Some New Estimates of Japanese Trade Elasticities

One component of Abenomics is a vigorously expansionary monetary policy. The yen has depreciated substantially as a consequence — as of February, about 20% relative to 2012Q3. One question is how much of an expenditure switching effect this depreciation will induce. In order to examine this question, I have done some quick and dirty econometrics, summarized in this paper.

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Figure 1: Log CPI-deflated trade weighted value of the Japanese yen, 2005=0. Source: IMF, IFS and author’s calculations.

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Figure 2: Log real goods imports (blue) and goods imports ex.-fuel (red), and real GDP (green), rescaled to 1990Q1=0. Source: OECD, QNA, MoF, and author’s calculations.

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Figure 3: Log real goods exports (blue) and real export-weighted rest-of-world GDP (green), rescaled to 1990Q1=0. Source: OECD, QNA, IMF, IFS, and author’s calculations.In short, my estimates suggest that non-fuel goods imports respond with about unit elasticity to real exchange rate changes, while exports respond with an elasticity of about 0.7, over the 1990-2012 sample period. The Marshall-Lerner conditions are thus satisfied (nonfuel goods imports are about 2/3 of total goods imports, so even if fuel imports have zero elasticity, the condition would still likely hold).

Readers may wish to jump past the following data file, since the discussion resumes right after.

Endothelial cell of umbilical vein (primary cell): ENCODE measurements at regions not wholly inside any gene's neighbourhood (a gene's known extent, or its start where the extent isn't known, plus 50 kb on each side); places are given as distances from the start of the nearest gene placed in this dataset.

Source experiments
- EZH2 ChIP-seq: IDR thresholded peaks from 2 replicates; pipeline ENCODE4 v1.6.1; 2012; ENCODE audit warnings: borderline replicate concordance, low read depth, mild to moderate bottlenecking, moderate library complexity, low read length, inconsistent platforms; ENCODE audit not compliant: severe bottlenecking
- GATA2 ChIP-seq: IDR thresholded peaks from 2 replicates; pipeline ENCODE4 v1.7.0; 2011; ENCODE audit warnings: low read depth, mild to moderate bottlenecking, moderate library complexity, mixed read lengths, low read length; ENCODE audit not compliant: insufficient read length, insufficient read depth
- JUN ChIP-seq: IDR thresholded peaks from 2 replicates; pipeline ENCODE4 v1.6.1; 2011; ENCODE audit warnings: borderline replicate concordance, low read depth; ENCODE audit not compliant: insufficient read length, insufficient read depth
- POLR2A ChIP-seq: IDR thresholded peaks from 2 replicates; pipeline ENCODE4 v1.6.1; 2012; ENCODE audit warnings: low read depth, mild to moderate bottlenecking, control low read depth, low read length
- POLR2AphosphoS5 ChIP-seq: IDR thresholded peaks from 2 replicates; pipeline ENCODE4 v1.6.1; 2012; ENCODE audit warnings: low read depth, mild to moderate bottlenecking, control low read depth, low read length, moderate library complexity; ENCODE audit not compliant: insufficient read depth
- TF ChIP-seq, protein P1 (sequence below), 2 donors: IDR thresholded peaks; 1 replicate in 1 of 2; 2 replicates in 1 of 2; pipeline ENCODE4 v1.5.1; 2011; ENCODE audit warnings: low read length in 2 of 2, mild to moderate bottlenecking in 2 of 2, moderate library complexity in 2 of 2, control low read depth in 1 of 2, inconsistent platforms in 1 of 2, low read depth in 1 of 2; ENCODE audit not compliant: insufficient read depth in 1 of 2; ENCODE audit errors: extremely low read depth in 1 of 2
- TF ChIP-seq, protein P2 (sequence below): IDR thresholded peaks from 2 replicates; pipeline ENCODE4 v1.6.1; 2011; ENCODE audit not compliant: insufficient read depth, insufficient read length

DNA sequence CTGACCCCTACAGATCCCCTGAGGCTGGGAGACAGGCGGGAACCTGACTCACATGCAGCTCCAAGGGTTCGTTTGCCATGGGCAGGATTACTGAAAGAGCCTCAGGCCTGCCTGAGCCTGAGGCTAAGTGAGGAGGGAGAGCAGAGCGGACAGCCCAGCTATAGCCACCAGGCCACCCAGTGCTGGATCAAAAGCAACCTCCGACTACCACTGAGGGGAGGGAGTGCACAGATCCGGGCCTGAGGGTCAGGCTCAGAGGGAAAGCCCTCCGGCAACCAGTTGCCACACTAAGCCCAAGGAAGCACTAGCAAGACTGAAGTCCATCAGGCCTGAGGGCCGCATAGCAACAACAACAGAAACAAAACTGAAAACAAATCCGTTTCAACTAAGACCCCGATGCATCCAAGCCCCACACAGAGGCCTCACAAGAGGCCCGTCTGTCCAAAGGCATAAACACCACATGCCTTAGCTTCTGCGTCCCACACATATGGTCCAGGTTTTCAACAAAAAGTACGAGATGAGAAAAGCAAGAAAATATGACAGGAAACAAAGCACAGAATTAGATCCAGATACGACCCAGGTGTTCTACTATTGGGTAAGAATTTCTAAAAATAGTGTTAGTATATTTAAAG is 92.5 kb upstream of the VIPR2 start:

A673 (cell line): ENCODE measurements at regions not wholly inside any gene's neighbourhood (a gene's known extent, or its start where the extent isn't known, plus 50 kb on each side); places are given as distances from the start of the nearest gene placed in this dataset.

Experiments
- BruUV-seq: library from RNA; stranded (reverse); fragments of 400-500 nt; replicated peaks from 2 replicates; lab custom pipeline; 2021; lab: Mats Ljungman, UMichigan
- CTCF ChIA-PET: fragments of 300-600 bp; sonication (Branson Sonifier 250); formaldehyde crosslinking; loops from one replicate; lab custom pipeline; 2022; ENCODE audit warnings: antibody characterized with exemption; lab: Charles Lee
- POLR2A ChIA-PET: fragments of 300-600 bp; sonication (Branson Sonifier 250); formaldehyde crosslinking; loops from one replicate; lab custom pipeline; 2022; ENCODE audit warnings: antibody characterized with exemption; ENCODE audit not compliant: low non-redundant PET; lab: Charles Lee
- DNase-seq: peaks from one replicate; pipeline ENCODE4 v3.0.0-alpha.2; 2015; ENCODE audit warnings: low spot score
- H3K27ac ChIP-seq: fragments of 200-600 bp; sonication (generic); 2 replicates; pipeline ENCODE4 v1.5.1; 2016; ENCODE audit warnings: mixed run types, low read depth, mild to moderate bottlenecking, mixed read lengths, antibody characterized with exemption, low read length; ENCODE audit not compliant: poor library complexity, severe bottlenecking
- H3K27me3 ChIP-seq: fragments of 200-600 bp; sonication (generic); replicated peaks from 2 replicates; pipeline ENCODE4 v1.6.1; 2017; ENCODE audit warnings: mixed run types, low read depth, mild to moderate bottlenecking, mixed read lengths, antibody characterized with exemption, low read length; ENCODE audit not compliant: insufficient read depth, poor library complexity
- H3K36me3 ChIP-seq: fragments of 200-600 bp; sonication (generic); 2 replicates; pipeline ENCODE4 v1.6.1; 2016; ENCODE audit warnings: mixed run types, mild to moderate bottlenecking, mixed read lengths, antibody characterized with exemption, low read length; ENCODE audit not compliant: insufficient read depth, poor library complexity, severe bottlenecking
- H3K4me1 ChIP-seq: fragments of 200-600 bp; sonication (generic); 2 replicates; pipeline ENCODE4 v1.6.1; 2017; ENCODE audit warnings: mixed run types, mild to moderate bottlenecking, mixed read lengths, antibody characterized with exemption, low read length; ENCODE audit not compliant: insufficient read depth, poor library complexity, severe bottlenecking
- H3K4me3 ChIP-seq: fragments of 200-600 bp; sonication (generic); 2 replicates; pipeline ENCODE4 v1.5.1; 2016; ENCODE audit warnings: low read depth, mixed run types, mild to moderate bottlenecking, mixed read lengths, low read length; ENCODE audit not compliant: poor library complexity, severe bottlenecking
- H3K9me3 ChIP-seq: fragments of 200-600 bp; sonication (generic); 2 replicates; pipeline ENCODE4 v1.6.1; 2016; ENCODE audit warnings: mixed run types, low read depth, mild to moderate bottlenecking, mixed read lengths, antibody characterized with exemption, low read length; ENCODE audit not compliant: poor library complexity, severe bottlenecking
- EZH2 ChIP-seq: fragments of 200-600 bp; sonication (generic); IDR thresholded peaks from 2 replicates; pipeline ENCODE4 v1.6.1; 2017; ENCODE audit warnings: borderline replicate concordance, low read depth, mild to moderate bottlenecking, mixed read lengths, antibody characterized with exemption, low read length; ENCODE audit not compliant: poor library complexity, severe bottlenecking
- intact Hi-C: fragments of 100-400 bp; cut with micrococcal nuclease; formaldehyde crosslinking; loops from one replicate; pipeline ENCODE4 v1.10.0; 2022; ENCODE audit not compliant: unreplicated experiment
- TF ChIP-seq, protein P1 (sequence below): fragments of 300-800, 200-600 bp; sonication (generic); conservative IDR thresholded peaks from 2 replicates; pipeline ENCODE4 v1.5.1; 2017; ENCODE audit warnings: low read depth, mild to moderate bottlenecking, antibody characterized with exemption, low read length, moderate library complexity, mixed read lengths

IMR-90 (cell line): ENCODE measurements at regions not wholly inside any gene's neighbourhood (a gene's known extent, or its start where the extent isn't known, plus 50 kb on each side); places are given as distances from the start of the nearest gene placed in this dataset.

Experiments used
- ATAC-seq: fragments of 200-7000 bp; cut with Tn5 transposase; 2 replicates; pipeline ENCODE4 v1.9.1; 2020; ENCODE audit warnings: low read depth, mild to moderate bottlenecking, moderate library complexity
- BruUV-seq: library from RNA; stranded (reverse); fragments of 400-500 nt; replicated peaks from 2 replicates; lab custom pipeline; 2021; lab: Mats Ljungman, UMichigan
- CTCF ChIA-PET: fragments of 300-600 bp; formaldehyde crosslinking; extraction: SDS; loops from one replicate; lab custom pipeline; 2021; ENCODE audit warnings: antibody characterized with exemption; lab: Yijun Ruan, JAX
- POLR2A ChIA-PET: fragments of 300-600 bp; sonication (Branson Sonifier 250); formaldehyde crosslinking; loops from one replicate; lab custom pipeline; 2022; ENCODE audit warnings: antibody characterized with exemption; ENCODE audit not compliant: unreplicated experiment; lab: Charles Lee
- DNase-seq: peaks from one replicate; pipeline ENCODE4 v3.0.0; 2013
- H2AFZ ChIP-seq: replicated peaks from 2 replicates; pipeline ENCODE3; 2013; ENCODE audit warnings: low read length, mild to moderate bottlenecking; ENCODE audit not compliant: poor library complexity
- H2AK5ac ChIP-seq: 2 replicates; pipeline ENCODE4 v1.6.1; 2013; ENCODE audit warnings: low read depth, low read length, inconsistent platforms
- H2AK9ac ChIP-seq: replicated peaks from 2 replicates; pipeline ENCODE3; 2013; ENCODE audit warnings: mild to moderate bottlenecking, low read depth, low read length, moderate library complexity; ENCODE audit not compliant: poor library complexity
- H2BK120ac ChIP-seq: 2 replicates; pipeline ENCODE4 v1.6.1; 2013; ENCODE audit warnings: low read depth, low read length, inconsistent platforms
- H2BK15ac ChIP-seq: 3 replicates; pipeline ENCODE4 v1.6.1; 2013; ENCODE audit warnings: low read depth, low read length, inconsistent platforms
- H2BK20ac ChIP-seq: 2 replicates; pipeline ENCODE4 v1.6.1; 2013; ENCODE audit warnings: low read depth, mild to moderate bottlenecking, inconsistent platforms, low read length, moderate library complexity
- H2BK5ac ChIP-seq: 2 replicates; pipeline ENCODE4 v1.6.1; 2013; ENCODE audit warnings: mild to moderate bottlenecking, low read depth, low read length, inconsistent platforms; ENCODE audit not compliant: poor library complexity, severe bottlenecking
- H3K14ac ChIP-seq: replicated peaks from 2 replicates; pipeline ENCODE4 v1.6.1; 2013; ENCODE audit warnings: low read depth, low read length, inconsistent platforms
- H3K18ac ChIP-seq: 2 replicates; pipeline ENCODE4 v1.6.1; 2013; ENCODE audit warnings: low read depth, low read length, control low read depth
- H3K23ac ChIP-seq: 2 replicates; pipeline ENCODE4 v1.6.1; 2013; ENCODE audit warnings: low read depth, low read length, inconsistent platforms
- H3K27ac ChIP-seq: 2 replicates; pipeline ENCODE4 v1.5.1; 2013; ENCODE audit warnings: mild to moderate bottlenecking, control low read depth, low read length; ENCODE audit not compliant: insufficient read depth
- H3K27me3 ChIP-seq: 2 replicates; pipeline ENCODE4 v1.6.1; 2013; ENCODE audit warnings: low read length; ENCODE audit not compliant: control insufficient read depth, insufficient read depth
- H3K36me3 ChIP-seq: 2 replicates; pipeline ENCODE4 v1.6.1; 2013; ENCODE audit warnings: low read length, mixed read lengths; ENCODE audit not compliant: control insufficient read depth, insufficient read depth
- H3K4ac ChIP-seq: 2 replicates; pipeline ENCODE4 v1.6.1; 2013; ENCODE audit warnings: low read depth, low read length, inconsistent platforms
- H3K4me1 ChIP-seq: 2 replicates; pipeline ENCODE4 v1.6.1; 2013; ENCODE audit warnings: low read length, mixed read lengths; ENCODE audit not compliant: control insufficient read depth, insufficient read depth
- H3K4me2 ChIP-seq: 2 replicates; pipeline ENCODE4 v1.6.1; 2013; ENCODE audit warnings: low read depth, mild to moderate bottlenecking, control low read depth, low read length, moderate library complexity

These estimates differ slightly from those reported by Crane et al. (2007), who worked with a sample over the 1980-2006 period. They find exports that imports are relatively insensitive to price changes, while the export price elasticity is about 0.34. More recent estimates(Thorbecke, 2012) suggest that the export elasticity is between 0.44 to 0.61.

That being said, there is considerable uncertainty surrounding the estimates, since the point estimates vary with real exchange rate measure (CPI deflated or ULC deflated), and the treatment of time trends. The estimates of import income elasticities in particular (but all elasticities in general) are particularly sensitive. Inspection of Figure 2 suggest why this is the case; during the sample period, import penetration rises considerably. That phenomenon is captured by the time trend (or trends), so differing treatments provide differing estimates of the income elasticity.

Overall, the evidence from past studies as well as these estimates suggests that a yen depreciation can aid in boosting aggregate demand. The question remains open whether impacts (for instance, higher energy prices arising from dollar denomination of fuel imports) might mitigate these positive effects.

This piece is cross-posted from Econbrowser with permission.